This paper aims to examine the perceptions of good design attributes and propose a model to estimate their relative importance through fundamental drivers. Design activities must understand and meet customer and producer expectations and deliver products in a profitable manner. Requirements analysis is conducted to understand customer expectations, but in new product development, this information can be available too late in the development cycle. Moreover, customer needs are often unclear to designers at early stages of design, with customers often unable to articulate their requirements or unaware of how a new product may solve problems or create complications. Evaluating non-product-specific drivers to generalized good product design attributes can help designers estimate important factors in early requirements analysis.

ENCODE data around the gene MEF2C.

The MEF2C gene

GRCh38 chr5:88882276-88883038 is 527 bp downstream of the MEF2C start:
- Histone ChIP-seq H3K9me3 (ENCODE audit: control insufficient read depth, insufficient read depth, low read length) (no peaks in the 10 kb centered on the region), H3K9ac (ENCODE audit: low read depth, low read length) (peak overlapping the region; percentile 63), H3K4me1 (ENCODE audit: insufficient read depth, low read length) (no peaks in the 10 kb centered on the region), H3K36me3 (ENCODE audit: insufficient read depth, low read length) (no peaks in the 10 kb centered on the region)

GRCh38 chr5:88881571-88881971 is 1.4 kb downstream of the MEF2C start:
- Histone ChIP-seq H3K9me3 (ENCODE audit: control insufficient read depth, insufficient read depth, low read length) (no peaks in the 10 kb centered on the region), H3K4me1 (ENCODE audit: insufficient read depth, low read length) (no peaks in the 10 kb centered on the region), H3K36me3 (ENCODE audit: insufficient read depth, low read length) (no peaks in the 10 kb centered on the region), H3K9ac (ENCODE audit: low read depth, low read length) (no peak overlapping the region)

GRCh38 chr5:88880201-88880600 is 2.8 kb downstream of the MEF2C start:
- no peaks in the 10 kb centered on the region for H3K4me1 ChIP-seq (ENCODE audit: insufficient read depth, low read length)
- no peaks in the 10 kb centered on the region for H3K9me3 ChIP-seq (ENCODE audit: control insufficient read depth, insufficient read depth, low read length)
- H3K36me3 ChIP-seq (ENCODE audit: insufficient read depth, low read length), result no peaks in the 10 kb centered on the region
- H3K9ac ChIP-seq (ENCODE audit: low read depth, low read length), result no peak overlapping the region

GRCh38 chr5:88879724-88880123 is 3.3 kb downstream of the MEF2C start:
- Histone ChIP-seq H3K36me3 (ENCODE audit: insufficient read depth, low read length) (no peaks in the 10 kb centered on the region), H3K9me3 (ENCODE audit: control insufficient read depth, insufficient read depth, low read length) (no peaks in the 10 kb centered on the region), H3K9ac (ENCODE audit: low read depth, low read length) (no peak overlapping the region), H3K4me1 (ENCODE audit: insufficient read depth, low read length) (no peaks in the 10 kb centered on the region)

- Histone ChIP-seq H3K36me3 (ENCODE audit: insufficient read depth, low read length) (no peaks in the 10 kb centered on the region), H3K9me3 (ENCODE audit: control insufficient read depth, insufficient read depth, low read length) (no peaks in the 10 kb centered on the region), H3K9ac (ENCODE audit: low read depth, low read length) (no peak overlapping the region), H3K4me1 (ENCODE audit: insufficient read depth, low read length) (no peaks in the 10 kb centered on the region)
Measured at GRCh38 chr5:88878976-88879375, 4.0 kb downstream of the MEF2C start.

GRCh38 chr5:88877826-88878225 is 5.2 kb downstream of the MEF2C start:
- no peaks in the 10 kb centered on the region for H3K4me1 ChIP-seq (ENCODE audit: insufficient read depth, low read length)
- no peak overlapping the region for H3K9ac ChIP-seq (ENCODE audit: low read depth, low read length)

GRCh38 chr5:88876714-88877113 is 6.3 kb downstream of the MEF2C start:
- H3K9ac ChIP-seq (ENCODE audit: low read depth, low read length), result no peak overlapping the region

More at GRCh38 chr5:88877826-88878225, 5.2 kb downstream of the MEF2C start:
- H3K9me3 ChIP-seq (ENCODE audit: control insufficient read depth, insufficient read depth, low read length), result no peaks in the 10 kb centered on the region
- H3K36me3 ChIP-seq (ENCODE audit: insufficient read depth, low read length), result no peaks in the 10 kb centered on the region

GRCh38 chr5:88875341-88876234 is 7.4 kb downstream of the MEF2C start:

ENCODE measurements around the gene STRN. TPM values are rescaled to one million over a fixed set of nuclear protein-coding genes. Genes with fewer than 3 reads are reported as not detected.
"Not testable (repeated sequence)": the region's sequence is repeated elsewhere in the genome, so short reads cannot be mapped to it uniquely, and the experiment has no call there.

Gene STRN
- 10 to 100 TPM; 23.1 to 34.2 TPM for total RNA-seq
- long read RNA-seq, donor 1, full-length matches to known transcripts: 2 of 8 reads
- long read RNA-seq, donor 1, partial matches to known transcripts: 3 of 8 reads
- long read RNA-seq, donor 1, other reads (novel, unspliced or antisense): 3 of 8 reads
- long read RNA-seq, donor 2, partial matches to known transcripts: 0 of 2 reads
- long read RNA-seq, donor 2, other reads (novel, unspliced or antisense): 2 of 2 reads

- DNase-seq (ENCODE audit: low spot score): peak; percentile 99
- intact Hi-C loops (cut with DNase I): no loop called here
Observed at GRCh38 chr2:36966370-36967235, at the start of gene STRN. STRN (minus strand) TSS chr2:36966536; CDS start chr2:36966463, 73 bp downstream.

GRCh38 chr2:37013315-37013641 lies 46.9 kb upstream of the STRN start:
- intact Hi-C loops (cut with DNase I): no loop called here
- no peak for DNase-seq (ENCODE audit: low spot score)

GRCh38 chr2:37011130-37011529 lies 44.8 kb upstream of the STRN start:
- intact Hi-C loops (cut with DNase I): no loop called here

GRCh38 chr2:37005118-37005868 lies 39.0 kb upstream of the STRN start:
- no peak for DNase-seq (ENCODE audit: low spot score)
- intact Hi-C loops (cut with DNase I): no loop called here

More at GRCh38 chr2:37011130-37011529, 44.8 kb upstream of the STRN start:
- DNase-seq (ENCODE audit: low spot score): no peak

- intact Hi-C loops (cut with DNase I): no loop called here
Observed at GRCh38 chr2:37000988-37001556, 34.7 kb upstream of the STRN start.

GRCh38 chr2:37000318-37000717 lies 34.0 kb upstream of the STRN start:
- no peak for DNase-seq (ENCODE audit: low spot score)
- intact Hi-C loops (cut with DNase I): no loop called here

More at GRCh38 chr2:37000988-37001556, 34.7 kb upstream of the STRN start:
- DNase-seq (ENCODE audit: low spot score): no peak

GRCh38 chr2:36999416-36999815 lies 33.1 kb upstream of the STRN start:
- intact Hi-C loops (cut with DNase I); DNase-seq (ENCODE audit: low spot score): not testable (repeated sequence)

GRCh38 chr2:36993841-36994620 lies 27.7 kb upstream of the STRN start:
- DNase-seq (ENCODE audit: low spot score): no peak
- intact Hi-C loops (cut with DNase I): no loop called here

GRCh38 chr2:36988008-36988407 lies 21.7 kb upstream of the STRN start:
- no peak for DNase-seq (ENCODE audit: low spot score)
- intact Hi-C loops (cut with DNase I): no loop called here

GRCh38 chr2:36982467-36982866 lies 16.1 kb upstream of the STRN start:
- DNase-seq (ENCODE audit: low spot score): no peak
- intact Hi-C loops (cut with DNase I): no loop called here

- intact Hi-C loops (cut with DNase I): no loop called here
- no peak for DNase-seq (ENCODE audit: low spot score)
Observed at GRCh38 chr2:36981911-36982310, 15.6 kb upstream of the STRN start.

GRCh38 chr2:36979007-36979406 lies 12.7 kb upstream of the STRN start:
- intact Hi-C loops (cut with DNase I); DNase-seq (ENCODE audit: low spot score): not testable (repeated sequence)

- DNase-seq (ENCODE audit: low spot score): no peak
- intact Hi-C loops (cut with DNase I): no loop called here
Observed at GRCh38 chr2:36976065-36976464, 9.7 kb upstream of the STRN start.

Design/methodology/approach

Quantification of the weight designers place in their mental models of what makes up a good product is determined from linear regression modeling, providing a more concrete evaluation of inherently subjective perceptions. A survey is deployed using Mechanical TurkTM to collect perceptions of good product attributes and drivers through product case studies. Data are analyzed using a utility theory framework and importance of attributes is estimated from the importance of drivers.

Findings

A generalized model that estimates good design attributes from drivers is presented. This study also demonstrates that non-product-specific attribute importance can be extracted from specific product cases. An application example demonstrating the relative importance of good design attributes is given for different types of watches.

Research limitations/implications

The approach is intended to supplement ordinary product design and development processes, and is not intended to replace market research and concept testing activities. Model coefficient weights are dependent on the quality of the data that was collected, which has limitations. While the current study included confounding variables, introducing interactions into the model could make attribute importance prediction more accurate.

Practical implications